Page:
Chapter 4: Segmentation

Tissue Probability Maps

The brain is composed of two main tissue types: Grey matter (containing high densities of unmyelinated neurons) and white matter (containing high densities of myelinated neurons). The brain is also surrounded by cerebrospinal fluid (CSF), and large amounts of CSF are contained in internal spaces within the brain called ventricles.

Knowing which voxels belong to which tissue type can assist in Normalizing the anatomical image, warping it to match a template in standardized space. SPM has images of six tissue priors representing their best guess as to which voxel in standardized space belongs to which tissue type. Accurately mapping the tissues of our anatomical image to the tissues of the template will increase the accuracy of our registration.

Why six priors, instead of the three we just listed? The anatomical image also contains non-brain tissues, such as soft tissue (e.g., dura mater) and skull. The last tissue type is reserved for all other tissues not captured by any of the above; usually this just means air inside the sinuses and outside the brain, but it can also detect abnormal tissue, such as tumors.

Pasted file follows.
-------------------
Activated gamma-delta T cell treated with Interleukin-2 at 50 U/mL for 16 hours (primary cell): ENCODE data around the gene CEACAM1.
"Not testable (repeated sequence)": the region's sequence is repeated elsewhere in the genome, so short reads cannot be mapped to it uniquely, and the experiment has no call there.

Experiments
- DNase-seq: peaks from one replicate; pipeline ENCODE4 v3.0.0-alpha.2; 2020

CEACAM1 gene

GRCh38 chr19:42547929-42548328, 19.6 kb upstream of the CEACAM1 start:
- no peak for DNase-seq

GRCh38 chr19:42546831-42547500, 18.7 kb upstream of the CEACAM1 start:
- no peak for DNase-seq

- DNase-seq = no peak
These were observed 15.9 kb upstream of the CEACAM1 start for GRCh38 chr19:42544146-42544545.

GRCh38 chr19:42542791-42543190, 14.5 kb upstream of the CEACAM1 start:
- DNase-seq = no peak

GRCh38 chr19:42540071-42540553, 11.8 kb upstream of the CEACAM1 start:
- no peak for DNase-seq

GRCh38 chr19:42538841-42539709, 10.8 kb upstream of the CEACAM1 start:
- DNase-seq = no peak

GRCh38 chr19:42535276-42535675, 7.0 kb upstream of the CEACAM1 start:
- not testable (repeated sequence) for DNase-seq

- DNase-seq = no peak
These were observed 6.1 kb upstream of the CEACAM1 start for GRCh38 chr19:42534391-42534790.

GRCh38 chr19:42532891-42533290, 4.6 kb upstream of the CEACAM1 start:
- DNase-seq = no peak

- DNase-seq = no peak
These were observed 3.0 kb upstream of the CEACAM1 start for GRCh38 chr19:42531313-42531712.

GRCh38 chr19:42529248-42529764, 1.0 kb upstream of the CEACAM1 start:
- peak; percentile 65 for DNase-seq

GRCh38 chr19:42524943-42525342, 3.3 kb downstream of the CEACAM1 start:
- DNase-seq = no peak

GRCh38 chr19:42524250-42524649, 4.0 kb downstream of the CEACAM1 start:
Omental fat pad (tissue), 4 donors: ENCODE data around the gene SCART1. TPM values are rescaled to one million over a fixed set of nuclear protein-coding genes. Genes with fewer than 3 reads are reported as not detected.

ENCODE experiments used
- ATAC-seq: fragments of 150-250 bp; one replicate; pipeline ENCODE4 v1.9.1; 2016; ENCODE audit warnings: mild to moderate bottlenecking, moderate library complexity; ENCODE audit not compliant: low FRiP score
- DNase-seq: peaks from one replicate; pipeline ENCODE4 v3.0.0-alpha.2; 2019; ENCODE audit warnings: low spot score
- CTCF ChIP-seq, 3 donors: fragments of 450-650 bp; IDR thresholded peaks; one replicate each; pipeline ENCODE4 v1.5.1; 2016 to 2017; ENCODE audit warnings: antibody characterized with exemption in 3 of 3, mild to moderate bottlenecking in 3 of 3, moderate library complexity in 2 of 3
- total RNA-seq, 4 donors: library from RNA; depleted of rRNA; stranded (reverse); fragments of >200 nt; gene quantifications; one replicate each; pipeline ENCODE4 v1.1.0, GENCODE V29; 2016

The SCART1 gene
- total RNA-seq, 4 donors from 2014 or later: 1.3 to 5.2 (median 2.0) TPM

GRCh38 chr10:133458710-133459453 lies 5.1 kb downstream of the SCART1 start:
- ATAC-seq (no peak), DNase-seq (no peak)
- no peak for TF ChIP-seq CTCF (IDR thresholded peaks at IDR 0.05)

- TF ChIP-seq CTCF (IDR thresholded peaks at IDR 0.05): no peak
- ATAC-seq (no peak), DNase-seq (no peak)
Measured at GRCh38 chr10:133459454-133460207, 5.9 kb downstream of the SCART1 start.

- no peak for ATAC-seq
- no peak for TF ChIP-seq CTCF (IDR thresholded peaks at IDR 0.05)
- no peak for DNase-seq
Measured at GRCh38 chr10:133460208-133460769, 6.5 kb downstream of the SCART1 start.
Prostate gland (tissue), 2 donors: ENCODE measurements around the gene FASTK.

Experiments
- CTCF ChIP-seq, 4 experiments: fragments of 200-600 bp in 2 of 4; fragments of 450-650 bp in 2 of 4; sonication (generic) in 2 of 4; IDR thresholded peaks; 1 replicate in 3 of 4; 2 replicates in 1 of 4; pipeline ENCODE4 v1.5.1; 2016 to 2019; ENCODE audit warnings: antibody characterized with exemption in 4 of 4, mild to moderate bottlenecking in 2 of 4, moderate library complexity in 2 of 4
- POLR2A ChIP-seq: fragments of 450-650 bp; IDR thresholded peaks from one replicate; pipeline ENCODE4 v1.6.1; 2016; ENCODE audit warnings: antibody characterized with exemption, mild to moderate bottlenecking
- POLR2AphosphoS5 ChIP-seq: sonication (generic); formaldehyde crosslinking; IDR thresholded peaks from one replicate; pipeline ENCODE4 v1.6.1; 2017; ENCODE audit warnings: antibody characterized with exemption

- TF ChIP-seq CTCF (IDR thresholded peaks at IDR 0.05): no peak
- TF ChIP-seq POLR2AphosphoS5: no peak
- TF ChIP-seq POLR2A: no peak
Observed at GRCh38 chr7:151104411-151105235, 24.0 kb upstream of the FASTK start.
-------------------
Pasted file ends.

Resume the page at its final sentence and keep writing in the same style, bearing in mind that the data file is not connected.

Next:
SPM’s tissue priors, located in the file spm12/tpm/TPM.nii. The tissue priors, from going from left to right on each row, are: Grey matter; white matter; CSF; soft tissue; bone; other.

Setting up the Segmentation step only requires the coregistered anatomical file as input. Click on the Segmentation button from the SPM GUI, and double-click the Volumes field. Select the file rsub-08_T1w.nii, and then set the Save Bias Corrected field from Save Nothing to Save Bias Corrected. Lastly, at the very bottom of the menu, change Deformation Fields to Forward. Then click the green Go button.


Once the segmentation has finished, you are now ready to use the information generated by this step for Normalization. We turn to that next.